- The role of the stomach is to act as the storage for food and allow its slow release into the small intestine at intervals. Also, it allows food churning which helps break the food into smaller particles for easier for digestion. It is also a site of absorption of some foods. The liver serves to regulate the amount of blood components that circulate in peripheral blood. This includes the regulation of blood concentration of glucose and lipids after digestion. It also secretes bile which is important in the digestion of fats in diet. Salivary glands produce saliva which helps in food lubrication for easier swallowing. They also produce the enzyme amylase which helps in the digestion of carbohydrates in the mouth before the food is swallowed. The small intestine is the region where most of the digestion process takes place and forms the main region of nutrient absorption after the digestion is complete. It also secretes some hormones that are important in digestion of fats and carbohydrates.
The gallbladder acts as the site of storage of the bile that is secreted by the liver. This bile is important for the digestion of fats in the meals. If the stomach is damaged or dysfunctional, it can result in vitamin B12 deficiency because the stomach produces the intrinsic factor important for its absorption leading to anemia. Also, the digestion of proteins will be affected which may result in malnutrition because of lack of essential hormones like renin. Dysfunction of the liver can result the person passing feces with a lot of fats since the bile needed for their digestion will be missing. Also, the patient will be hyperglycemic after meals but hypoglycemic long after meals because the glucose regulation done by the liver normally will be defective. Damage of salivary glands will lead to a dry mouth hence difficulty in swallowing. Damage of the small intestine will greatly reduce the surface area for digestion hence may lead to malnutrition and weight loss. The effects of gallbladder dysfunction are the same as for liver dysfunction.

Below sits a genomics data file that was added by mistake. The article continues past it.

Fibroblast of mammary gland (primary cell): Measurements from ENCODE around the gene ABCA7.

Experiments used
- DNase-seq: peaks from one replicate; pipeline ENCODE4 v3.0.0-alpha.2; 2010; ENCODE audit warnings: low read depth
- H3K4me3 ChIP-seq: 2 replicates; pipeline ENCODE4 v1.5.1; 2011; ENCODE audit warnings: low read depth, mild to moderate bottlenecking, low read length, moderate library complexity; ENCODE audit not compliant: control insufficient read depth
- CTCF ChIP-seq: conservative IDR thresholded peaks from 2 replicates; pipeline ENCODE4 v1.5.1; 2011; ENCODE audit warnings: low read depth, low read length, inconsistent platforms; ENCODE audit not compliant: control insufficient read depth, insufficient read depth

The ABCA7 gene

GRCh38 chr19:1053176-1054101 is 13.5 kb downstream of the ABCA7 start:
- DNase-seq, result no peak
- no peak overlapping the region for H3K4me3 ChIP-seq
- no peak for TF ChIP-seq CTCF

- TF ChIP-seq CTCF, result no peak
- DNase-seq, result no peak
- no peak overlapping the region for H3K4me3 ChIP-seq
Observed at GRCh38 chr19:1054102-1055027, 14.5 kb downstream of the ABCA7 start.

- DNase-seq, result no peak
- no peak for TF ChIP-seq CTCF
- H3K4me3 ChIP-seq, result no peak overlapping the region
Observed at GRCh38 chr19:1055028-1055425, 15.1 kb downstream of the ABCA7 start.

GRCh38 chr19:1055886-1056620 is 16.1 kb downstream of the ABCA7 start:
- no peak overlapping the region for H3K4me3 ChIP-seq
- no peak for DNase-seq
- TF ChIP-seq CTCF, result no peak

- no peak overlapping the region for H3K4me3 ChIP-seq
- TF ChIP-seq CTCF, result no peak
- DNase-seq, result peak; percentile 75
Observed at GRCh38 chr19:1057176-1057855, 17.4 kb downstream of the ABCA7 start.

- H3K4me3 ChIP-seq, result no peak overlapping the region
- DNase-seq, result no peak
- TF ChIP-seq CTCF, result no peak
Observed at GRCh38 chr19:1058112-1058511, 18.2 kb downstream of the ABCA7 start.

- It is very long, has numerous microvilli and the walls of the lumen are folded to increase the surface area. This increased surface area ensures as many nutrients are absorbed after the digestion of food as possible.
- Mucus cells secrete the mucus necessary for food lubrication, the parietal cells secrete hydrochloric acid, and chief cells produce pepsinogen. The longitudinal muscles of the stomach assist in longitudinal movement of food while the round muscles are responsible for the squeezing motion of the stomach motion during churning. The sub-mucosa contains the secretory glands for the enzymes and hydrochloric acid.
- Failure of the pancreas to produce pancreatic juice means there will be incomplete digestion of proteins thus can result in protein malnutrition. If the gall bladder is removed on the other hand, there will be defective digestion of fats in the body which will lead to low absorption and hence steatorrhea.
- The importance of ATP- it is used as a substrate in signal transduction pathways be kinases. It is also incorporated into nucleic acids in the process of transcription. It is also a neurotransmitter believed to signal the sense of taste. Carbohydrate metabolism occurs in the cytoplasm and the mitochondria in the cell. Acetyl Co-enzyme A is needed during this metabolism. The byproducts are carbon four oxide and water.
Pickering, W. R. (1999). Complete Biology. Oxford: Oxford University Press.
Roberts , M. B. (1986). Biology: A Functional Approach. Chicago: Nelson Thornes.